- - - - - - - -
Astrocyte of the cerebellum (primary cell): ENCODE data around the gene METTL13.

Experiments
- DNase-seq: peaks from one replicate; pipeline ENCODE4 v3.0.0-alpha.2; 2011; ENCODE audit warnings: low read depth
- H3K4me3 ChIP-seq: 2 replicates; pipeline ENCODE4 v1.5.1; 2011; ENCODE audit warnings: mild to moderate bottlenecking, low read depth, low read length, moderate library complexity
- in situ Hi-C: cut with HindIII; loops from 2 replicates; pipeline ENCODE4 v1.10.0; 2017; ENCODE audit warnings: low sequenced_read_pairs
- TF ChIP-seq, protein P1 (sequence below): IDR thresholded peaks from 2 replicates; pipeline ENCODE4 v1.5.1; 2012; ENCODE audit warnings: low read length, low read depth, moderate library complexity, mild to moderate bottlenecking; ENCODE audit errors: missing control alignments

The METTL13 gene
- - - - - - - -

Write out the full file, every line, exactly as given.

Astrocyte of the cerebellum (primary cell): ENCODE data around the gene METTL13.

Experiments
- DNase-seq: peaks from one replicate; pipeline ENCODE4 v3.0.0-alpha.2; 2011; ENCODE audit warnings: low read depth
- H3K4me3 ChIP-seq: 2 replicates; pipeline ENCODE4 v1.5.1; 2011; ENCODE audit warnings: mild to moderate bottlenecking, low read depth, low read length, moderate library complexity
- in situ Hi-C: cut with HindIII; loops from 2 replicates; pipeline ENCODE4 v1.10.0; 2017; ENCODE audit warnings: low sequenced_read_pairs
- TF ChIP-seq, protein P1 (sequence below): IDR thresholded peaks from 2 replicates; pipeline ENCODE4 v1.5.1; 2012; ENCODE audit warnings: low read length, low read depth, moderate library complexity, mild to moderate bottlenecking; ENCODE audit errors: missing control alignments

The METTL13 gene